Boy, Interrupted: A Troubled Artist's Cinematic Shock Therapy
A tale of overwhelming sadness and fierce histrionics hewed from a trove of Super-8 home movies, photo booth portraits, and answering machine messages, Jonathan Caouette's precocious memoir-cum-psychodrama, opening at Film Forum after its single NYFF showing, is so raw that it bleeds.
Caouette claims a ridiculous three-figure budget, a metaphor perhaps for having ripped the movie out of his gut. The jagged cutting and supersaturated colors have the assaultive effect of a '60s light show. The recurring multiple images seem designed to induce attention deficit disorder. The structure of this lush, frenzied assemblage suggests shock therapy, which is precisely what the filmmaker's mother, a onetime child model, received after she fell off the roof of her Texas home and suffered hysterical paralysis. The treatment appears to have shattered her psyche. Raised by his grandparents, Caouette grew up as a one-boy subculture with a penchant for hysteria. There's an auto-portrait of him at 11 doing a precocious drag act; two years later he was producing Super-8 slasher films with the neighborhood kids; his high school project was a musical version of Blue Velvet with the cast lip-synching Marianne Faithfull songs. Caouette arrived in New York in his twenties, finding a place for his manic energy and even his tormented mother.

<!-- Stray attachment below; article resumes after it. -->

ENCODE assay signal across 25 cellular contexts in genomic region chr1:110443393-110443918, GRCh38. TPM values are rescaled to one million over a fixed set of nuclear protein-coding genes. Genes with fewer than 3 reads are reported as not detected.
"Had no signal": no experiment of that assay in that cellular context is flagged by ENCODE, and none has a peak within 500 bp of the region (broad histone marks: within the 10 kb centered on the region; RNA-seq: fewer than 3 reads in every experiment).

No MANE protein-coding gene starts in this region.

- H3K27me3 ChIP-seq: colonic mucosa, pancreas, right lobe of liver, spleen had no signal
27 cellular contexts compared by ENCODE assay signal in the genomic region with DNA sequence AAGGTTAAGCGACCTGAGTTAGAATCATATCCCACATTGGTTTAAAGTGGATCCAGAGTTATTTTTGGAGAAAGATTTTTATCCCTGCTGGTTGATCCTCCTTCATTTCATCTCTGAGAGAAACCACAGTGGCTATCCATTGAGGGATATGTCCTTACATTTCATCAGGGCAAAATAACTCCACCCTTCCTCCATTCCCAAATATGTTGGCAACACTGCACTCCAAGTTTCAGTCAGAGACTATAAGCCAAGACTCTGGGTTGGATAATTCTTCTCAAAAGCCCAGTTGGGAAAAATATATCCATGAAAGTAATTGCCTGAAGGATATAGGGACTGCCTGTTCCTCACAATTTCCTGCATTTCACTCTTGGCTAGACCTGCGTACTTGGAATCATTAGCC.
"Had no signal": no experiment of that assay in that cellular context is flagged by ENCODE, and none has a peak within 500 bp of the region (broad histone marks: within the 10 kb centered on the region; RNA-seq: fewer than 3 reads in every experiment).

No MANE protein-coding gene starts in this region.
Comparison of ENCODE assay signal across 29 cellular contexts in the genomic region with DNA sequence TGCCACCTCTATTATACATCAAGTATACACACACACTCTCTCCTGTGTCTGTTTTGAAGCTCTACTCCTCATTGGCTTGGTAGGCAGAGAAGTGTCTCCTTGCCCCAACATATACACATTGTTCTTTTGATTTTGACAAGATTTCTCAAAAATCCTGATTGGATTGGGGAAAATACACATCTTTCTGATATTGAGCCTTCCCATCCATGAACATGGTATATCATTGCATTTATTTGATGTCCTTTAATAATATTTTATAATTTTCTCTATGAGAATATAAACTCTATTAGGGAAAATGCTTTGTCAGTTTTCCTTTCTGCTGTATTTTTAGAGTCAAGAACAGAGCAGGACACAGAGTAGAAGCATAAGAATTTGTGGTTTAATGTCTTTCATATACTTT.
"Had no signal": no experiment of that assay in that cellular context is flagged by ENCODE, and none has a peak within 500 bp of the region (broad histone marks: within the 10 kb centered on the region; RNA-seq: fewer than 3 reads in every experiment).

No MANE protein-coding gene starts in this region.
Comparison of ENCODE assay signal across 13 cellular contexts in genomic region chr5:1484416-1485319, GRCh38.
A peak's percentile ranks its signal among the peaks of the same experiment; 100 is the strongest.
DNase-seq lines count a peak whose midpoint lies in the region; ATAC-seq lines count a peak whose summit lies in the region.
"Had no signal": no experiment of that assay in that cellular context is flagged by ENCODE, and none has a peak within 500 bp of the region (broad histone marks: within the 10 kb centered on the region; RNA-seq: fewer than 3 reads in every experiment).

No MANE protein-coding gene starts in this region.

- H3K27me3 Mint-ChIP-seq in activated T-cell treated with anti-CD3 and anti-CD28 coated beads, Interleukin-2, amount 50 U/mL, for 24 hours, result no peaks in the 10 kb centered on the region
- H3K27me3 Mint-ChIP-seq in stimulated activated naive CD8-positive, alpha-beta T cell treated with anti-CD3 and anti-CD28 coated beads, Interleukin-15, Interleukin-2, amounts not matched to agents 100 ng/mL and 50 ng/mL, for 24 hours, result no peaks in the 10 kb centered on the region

Tarnation is its own resolution. Adrift in a selectively arranged saga of breakdowns, foster homes, abuse, attempted suicide, and brain damage, the artist clutches his camera as though it were a life raft, and apparently he survives. Caouette recalls thinking as a teenager that his story was a potential rock opera. Only time will tell, but Tarnation surely recounts an American lifegrandiose fantasies amid pop detritus, success and celebrity distilled from a miasma of pain.
Get the This Week's Top Stories Newsletter
Every week we collect the latest news, music and arts stories — along with film and food reviews and the best things to do this week — so that you’ll never miss Village Voice's biggest stories.